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  #28  
Old Posted Apr 5, 2007, 8:39 PM
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Snow doesn't do any damage? Tell that to the people of Buffalo circa October 11, 2006. Just sayin'...

Also, when is this big migratory change going to happen?

As for me, I'd much rather be warm and have my central AC going. Ugggh, I can't BELIEVE that it's snowing in Buffalo in APRIL.

These gray, cold days get so depressing. At least it isn't 3 degrees anymore though...
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  #29  
Old Posted Apr 5, 2007, 8:48 PM
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Do people really think that Buffalo and Detroit will "rise" again?
Fine places I'm sure but they've been left behind, like a Charleston or New Orleans, they will most likely continue being large cities, but lacking the importance and standing they once did. New boomtowns will emerge based on who knows what (Vegas, San Diego, Miami) , but those are as likely in today's small and medium sized cities as they are in the old players. I'm not saying it's a north/south thing just an unknown thing.
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  #30  
Old Posted Apr 5, 2007, 9:09 PM
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I think most people here are still pretty young so cold weather may not be such a big deal, but for a lot of older folks with lots of physical ailments the weather can make a HUGE difference in their quality of life. This needs to be taken into consideration because senior citizens may be the fastest growing segment of the population.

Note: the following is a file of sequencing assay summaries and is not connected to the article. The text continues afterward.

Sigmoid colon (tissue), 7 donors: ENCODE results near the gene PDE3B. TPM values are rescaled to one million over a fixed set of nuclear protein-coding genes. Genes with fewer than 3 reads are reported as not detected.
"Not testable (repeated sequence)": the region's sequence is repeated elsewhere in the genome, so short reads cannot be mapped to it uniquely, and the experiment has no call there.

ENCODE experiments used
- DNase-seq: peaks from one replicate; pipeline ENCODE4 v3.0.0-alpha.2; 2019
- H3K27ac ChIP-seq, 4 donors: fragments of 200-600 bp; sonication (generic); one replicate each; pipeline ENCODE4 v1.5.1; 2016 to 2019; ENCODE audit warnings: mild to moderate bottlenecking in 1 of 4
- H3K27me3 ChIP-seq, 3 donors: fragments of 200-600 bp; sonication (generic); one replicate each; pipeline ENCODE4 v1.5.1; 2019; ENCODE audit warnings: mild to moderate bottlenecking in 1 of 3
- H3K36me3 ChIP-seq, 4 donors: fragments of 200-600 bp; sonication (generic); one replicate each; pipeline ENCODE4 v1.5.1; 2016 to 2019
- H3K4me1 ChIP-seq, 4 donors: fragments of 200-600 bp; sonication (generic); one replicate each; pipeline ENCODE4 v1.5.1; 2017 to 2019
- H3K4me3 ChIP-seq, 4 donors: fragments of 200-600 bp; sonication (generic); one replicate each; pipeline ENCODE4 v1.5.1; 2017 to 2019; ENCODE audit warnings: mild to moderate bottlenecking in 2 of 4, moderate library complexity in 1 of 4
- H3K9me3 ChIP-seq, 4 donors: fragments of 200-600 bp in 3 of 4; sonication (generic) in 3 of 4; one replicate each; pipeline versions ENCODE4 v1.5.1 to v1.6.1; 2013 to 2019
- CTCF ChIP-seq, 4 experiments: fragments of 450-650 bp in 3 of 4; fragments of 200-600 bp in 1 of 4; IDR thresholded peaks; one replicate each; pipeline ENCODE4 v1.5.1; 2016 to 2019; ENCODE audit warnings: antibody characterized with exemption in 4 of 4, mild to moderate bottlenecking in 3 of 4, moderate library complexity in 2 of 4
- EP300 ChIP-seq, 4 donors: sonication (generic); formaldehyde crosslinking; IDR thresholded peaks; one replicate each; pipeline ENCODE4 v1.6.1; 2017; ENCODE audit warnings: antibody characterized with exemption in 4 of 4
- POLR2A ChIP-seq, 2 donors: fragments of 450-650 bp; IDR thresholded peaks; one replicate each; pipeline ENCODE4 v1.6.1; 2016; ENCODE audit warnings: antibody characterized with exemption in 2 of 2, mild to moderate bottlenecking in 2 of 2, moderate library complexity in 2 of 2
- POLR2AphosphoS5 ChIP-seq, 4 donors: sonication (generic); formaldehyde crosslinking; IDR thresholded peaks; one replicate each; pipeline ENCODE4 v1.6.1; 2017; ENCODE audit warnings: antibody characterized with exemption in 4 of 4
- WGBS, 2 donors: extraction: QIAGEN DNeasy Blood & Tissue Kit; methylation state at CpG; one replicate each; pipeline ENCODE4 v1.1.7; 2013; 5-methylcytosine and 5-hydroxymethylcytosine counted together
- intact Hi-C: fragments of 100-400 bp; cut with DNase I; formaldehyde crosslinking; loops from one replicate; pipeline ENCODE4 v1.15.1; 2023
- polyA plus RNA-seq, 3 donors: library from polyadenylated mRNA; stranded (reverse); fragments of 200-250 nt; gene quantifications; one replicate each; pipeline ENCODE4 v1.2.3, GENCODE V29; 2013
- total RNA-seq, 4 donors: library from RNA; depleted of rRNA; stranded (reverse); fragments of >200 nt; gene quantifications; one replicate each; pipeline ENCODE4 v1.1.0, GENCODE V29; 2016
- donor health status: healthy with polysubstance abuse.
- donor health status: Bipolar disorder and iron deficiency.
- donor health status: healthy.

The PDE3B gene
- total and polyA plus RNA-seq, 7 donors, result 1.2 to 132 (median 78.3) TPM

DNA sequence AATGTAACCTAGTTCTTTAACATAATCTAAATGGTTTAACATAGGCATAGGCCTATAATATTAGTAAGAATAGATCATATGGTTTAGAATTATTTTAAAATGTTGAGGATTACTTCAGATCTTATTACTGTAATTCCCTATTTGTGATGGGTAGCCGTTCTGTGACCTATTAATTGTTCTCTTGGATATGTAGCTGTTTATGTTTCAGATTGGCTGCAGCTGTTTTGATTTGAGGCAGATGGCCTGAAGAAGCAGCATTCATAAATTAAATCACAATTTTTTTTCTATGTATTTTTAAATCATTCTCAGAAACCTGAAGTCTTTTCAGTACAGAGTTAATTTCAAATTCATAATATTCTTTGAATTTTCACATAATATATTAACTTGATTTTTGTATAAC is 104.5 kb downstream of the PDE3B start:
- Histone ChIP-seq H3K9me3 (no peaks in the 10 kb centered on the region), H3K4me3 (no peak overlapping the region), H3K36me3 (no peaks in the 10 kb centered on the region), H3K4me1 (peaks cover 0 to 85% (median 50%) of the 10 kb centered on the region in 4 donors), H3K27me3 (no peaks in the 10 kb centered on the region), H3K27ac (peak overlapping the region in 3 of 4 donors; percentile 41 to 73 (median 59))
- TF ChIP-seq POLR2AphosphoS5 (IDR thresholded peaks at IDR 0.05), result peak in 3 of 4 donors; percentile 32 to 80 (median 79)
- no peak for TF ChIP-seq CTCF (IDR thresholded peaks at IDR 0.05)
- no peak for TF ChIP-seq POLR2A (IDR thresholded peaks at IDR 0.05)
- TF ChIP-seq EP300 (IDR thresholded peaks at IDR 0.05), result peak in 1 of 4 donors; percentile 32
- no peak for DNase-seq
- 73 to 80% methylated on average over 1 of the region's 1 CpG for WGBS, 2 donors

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  #31  
Old Posted Apr 5, 2007, 9:24 PM
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Originally Posted by brickell View Post
Do people really think that Buffalo and Detroit will "rise" again?
Fine places I'm sure but they've been left behind, like a Charleston or New Orleans, they will most likely continue being large cities, but lacking the importance and standing they once did. New boomtowns will emerge based on who knows what (Vegas, San Diego, Miami) , but those are as likely in today's small and medium sized cities as they are in the old players. I'm not saying it's a north/south thing just an unknown thing.
I totally agree! I think places like Buffalo, Detroit, etc., have a lot more working against them than just "bad" weather (bad is in " " because that is all relative). It's the politics, the taxes, the mentality, the lack of solid job growth...THAT is what keeps people moving away from these places. Until they fix themselves, the bleeding will continue to happen.

Weather is a factor for ATL's growth I am sure, but it's not *that much* different than NYC, south (there is no arguing that Chicago, MN, Boston, etc., is on the colder end of the spectrum). But it all comes down to jobs, housing and cost of living. Whether you like ATL or not, you have to give credit where credit is due: people and companies don't just fall into places, they are lured there.